The Global Flyway Network Great Knots wearing satellite transmitters that were issued in NW Australia, have started their southward migration back to Australia! Two Great Knots choose to stage at Shchastya Bay, and two in estuaries in W Kamchatka.
Very excitingly, one Great Knot, nick-named “Green” has been photographed by our team member Dmitry Dorofeev who is working in the Khairusova-Belogolovaya estuary in Kamchatka right now.
Dmitry Dorofeev (from All-Russian Research Institute for Environmental Protection and PhD student in Moscow State University) is at work in Kamchatka studying the post-breeding migration. He reports:
“We started our observations at Khairusova-Belogolovaya estuary 27 June. We focus our work on Great Knots, Black- and Bar-tailed Godwits.
At this time, the most abundant species here is Great Knot – as much as 22,000–24,000 birds. We think these birds are mainly non-breeders or failed breeders. We counted also about 4,000 Black-tailed Godwits and 400 Bar-tailed Godwits. And we found about 280 Far-eastern Curlews resting at the high tide roosts. Dunlins, Red Knots and Red-necked Stints are present but in low numbers.
Besides counting, we search for individually marked birds in the flocks. In total we have already re-sighted more than 200 individually marked Great Knots. Most of these birds were caught and marked at their wintering sites in NW Australia but also we observed marked birds in other areas in Australia (Northern Territories, Queensland), Philippines, Thailand, Taiwan, China, Japan and Kamchatka (Russia). Several Black-tailed Godwits from NW Australia and Kamchatka were re-sighted too.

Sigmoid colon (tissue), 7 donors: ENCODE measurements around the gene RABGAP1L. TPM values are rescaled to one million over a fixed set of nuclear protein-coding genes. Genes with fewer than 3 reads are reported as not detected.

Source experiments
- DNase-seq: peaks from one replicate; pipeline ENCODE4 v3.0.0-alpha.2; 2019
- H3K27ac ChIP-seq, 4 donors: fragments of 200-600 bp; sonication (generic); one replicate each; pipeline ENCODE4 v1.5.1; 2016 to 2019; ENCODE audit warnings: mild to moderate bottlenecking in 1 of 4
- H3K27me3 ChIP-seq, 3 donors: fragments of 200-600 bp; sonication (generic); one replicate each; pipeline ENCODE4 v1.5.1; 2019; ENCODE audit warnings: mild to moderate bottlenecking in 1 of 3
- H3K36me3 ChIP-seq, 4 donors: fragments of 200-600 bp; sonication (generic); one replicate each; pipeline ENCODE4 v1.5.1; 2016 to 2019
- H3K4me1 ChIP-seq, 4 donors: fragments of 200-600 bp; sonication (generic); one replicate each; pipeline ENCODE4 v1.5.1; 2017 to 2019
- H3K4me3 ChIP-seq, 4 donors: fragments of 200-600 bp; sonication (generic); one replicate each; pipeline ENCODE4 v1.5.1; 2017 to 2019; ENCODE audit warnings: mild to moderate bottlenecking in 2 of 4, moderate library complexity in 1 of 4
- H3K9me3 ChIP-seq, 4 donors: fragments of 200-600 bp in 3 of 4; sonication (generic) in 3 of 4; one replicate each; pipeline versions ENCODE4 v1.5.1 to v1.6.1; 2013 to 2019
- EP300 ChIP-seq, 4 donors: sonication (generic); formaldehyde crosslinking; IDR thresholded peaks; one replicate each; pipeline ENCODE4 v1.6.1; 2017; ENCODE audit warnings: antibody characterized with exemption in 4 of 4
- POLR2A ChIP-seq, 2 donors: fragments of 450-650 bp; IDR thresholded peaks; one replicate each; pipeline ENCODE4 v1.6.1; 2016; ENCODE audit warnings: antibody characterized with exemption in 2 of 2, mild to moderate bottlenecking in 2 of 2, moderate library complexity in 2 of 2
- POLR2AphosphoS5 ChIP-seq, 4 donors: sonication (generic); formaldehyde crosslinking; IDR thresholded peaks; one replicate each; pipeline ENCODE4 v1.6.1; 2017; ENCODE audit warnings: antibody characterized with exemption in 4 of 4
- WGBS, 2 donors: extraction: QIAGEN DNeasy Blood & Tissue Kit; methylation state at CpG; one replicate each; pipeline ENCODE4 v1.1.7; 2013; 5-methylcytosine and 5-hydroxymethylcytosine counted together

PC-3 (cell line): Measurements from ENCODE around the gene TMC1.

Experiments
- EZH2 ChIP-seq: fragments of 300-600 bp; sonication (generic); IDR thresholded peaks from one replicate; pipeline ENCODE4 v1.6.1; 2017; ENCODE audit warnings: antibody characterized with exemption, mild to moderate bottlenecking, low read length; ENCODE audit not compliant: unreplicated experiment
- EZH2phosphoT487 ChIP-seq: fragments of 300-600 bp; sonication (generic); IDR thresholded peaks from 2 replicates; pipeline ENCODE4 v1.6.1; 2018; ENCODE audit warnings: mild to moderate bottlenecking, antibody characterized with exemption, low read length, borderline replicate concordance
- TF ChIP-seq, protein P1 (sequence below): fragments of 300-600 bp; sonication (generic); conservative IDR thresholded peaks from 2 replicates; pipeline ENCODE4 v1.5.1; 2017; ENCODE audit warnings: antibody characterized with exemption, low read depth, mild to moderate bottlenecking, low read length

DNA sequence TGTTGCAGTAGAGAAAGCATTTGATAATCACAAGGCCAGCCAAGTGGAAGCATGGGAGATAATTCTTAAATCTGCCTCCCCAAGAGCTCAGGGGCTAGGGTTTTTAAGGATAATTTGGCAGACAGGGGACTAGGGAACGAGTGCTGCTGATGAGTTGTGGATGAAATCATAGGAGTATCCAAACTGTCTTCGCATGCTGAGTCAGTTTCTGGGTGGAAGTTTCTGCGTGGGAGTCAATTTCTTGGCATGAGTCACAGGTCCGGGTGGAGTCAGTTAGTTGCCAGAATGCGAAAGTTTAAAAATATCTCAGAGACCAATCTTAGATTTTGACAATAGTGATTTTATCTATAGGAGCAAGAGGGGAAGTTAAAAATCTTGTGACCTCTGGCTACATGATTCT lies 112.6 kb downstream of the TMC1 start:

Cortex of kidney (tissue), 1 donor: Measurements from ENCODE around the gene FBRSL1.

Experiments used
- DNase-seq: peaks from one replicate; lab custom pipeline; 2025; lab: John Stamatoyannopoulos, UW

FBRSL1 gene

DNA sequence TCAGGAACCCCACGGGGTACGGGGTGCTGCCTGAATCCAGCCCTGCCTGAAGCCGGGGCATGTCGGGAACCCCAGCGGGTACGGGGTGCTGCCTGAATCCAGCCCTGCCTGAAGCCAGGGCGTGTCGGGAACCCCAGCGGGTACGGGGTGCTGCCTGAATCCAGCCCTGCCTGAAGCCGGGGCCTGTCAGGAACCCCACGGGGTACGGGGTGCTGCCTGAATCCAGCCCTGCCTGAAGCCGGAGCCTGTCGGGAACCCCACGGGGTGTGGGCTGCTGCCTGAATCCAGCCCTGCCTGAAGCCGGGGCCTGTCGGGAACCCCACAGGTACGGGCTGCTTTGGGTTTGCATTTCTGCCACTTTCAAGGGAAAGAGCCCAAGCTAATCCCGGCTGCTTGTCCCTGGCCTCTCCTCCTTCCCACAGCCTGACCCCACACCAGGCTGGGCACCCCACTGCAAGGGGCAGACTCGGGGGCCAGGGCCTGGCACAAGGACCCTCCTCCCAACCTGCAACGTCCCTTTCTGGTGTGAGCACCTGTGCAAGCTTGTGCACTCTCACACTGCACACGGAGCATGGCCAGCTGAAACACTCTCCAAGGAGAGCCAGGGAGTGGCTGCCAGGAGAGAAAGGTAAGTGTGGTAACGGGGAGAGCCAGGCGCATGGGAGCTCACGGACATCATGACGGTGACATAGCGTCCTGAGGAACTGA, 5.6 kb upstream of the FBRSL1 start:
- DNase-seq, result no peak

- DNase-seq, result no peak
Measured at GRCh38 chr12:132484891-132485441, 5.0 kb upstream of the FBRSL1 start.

The most successful day was 4th June. We re-sighted about 5 individually marked Black-tailed Godwits and 55 Great Knots, and one of them – coded 7LLYL – had a satellite transmitter!”.
Great Knot 7LLYL (tag ID 59 – name Green because he is represented by the light green track on the maps) is a male that has been carrying a solar-powered satellite transmitters since October 2016. In spring “Green” migrated north via Taiwan, where he was also photographed. He has been breeding in southern Chukotka (see below map). Since “Green” was photographed in W Kamchatka last week he has moved on to Shchastya Bay.
We also want to congratulate Dmitry with the short film about his work and details about a very interesting re-sighting of one of his birds in the Arabian Gulf, which can found on this YouTube channel. More on this topic can be found at website of the International Wader Study Group.
Thanks to Dmitry Dorofeev for Whats’apping the photos from his remote field camp.
Thanks for Nicola Crockford semi-daily updates of the whereabouts of the birds on her Twitter account @Numenini!